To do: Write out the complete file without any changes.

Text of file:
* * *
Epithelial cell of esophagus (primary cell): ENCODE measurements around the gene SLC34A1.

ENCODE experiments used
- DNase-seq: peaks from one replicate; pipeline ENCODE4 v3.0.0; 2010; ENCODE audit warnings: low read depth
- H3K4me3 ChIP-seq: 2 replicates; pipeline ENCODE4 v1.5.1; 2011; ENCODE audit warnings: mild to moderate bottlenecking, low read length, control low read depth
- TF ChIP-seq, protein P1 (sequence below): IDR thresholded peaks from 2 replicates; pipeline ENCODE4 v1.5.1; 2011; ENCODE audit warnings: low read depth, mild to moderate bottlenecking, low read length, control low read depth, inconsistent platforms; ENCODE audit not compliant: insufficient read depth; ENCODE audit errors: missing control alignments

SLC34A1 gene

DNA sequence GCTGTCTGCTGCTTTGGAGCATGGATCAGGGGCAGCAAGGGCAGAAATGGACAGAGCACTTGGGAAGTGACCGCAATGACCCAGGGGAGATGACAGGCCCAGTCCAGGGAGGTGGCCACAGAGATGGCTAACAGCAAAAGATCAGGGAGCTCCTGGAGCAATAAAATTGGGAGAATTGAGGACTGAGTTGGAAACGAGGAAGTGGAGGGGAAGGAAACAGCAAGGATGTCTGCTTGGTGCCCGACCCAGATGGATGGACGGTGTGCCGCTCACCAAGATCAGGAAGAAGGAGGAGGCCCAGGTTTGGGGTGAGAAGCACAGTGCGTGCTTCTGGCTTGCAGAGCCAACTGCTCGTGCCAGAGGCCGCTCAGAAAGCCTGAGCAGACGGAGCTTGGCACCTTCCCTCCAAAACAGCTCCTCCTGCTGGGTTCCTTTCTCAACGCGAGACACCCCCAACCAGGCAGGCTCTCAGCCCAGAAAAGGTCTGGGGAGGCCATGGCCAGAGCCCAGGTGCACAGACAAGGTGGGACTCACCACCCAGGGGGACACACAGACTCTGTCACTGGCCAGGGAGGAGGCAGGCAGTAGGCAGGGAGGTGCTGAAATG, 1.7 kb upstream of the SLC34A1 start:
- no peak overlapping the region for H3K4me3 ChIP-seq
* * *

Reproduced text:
Epithelial cell of esophagus (primary cell): ENCODE measurements around the gene SLC34A1.

ENCODE experiments used
- DNase-seq: peaks from one replicate; pipeline ENCODE4 v3.0.0; 2010; ENCODE audit warnings: low read depth
- H3K4me3 ChIP-seq: 2 replicates; pipeline ENCODE4 v1.5.1; 2011; ENCODE audit warnings: mild to moderate bottlenecking, low read length, control low read depth
- TF ChIP-seq, protein P1 (sequence below): IDR thresholded peaks from 2 replicates; pipeline ENCODE4 v1.5.1; 2011; ENCODE audit warnings: low read depth, mild to moderate bottlenecking, low read length, control low read depth, inconsistent platforms; ENCODE audit not compliant: insufficient read depth; ENCODE audit errors: missing control alignments

SLC34A1 gene

DNA sequence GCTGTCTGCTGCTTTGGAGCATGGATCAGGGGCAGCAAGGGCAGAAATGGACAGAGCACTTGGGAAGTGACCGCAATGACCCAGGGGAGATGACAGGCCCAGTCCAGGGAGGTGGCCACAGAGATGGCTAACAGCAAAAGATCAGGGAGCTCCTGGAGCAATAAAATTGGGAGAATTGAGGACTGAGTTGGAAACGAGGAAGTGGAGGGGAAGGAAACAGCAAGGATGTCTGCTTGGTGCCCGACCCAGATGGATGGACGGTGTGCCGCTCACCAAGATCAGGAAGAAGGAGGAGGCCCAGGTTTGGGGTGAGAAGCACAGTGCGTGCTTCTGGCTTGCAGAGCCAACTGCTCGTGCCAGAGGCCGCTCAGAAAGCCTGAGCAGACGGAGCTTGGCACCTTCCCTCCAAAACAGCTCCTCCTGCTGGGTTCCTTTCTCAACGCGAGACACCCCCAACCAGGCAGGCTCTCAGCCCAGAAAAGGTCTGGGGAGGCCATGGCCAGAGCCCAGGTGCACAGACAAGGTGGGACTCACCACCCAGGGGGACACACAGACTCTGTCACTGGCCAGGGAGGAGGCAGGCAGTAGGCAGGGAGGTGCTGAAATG, 1.7 kb upstream of the SLC34A1 start:
- no peak overlapping the region for H3K4me3 ChIP-seq